To much international fanfare, news emerged this week that Steven Laureys, a coma researcher at the University of Liège in Belgium appears to have demonstrated that a man believed for 23 years to be in a vegetative state was in fact minimally conscious, presumably for the entire period. Laureys discovered Rom Houben was conscious when his brain was scanned using fMRI imaging, which revealed that it was “functioning almost normally”.
Earlier this year, Laureys, together with other researchers, conducted a study in which he re-diagnosed 44 patients thought to be in a vegetative state and found that 18, or 41 per cent were “minimally conscious”, a liminal zone between consciousness and unconsciousness, in which pain can be felt, some emotion can be experienced, a certain measure of communication is possible and recovery to full consciousness is more likely. By contrast, In a vegetative state (VS), reflexes are intact and the patient can breathe unaided, but there is no awareness.
Although the extent to which these 41% are conscious will surely vary, these results appear significant, as they suggest that many people currently presumed to be in a coma, may, like Houben, have residual or even full consciousness.
Houben’s work and this anecdotal rescue’s savvy public airing are interesting not only because of the deeply personal issues involved in thinking about loved ones at the brink of engagement with the world, but also because they touch on a deep-seated problem fundamental to neuroethics and the philosophy of mind: namely, the causes or correlates of consciousness, full stop. Where to draw the physiological threshold of consciousness continues to be a hotly debated issue because it involves the tense interplay of phenomenological subjectivity and intersubjective scientific practice. The problem is essentially that phenomenological consciousness, which is generally presumed to be only subjectively accessible, needs to be inferred from intersubjectively accessible markers (e.g. communication, fMRI data), which are gathered more or less rigorously, but are nevertheless not strictly isomorphic to what is commonly taken to be phenomenological consciousness.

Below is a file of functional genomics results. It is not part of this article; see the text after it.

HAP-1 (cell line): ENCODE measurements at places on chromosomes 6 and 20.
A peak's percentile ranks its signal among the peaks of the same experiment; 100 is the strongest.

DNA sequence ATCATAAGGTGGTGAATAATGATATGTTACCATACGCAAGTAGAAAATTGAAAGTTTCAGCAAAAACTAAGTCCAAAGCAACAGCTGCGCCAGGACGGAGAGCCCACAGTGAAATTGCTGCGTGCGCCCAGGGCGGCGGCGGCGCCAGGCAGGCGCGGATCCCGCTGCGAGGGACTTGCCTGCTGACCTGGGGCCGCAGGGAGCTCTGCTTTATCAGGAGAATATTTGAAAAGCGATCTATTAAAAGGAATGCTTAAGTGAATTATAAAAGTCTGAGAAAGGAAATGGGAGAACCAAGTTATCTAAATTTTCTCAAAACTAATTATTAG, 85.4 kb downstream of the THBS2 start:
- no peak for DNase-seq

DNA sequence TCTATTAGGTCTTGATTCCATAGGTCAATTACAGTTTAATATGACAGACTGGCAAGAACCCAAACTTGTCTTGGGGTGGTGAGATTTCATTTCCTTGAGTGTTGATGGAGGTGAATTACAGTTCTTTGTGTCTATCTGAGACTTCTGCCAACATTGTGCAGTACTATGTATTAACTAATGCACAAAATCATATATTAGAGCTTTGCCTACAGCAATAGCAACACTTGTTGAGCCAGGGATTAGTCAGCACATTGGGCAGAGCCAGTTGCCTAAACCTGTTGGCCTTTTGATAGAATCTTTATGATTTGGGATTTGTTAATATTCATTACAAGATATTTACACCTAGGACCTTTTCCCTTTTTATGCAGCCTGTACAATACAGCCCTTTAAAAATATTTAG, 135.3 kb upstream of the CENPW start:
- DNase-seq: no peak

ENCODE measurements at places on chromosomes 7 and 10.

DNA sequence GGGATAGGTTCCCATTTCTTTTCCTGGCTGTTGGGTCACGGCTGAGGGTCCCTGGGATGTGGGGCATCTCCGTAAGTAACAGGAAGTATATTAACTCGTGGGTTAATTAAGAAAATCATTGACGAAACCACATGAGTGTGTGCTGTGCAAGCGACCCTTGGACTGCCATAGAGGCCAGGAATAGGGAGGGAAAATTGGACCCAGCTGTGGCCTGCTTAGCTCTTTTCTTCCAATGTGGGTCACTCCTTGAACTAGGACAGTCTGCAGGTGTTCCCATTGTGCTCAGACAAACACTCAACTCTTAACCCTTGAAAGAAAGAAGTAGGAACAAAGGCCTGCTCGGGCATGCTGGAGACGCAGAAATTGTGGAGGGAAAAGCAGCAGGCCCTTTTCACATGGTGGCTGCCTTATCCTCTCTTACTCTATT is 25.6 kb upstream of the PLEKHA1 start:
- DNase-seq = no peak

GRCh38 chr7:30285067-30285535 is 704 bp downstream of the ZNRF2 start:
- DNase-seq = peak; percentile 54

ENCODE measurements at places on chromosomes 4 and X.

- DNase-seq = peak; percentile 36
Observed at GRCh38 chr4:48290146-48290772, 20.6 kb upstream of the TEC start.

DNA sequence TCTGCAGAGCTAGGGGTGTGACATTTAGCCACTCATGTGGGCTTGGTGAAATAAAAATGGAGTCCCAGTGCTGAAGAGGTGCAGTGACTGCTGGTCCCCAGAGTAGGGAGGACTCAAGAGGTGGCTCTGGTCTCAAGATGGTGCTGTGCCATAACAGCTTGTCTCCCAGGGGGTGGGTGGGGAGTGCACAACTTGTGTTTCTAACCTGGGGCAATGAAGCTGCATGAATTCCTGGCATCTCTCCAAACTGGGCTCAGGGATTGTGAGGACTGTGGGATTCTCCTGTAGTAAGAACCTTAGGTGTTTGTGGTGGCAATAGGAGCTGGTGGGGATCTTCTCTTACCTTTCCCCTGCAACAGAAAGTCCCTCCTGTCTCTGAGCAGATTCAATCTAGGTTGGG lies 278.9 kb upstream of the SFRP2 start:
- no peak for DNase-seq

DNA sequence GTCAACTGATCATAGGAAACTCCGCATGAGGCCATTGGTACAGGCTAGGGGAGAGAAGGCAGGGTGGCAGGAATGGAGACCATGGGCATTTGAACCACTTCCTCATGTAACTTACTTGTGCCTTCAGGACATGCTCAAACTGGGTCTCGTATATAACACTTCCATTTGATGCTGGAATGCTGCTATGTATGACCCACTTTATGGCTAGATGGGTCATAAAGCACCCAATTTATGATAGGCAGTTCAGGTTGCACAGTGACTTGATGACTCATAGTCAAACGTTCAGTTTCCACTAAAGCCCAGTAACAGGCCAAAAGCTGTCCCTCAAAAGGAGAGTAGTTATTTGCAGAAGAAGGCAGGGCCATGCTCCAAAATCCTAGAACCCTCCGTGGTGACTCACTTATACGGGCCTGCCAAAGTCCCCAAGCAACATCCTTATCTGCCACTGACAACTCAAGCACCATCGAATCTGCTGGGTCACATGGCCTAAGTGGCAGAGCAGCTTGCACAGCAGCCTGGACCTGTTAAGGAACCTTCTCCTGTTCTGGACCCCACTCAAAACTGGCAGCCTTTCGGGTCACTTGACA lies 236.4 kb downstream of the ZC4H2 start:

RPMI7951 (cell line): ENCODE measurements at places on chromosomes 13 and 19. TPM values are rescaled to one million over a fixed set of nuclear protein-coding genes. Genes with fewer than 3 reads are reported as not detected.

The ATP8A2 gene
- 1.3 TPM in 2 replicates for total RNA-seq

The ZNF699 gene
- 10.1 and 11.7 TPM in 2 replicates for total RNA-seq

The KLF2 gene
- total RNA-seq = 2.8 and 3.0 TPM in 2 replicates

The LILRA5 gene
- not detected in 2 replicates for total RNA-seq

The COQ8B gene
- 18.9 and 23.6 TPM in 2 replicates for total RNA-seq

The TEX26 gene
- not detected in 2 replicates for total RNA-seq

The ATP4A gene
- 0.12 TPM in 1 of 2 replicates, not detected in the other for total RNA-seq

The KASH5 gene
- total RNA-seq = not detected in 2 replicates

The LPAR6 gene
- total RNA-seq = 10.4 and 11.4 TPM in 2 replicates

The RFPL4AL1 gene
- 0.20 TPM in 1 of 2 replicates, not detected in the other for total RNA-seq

An example of this problem tending towards the less rigorous end of evidence for consciousness was illustrated by controversy surrounding Houben’s means of communication, called “facilitated communication”, in which Houban communicates himself with assistance from an aide who helps guide his finger to the letters on a touchscreen. Some of the news footage of Houben appears to show him and his therapist typing on his computer screen with his eyes closed. Art Caplan has likened this method to a Ouija board, and famous skeptic James Randi has also expressed skepticism, although he maintains that the more rigorously collected fMRI data suggests his diagnosis as minimally conscious is correct.
– CJ Murdoch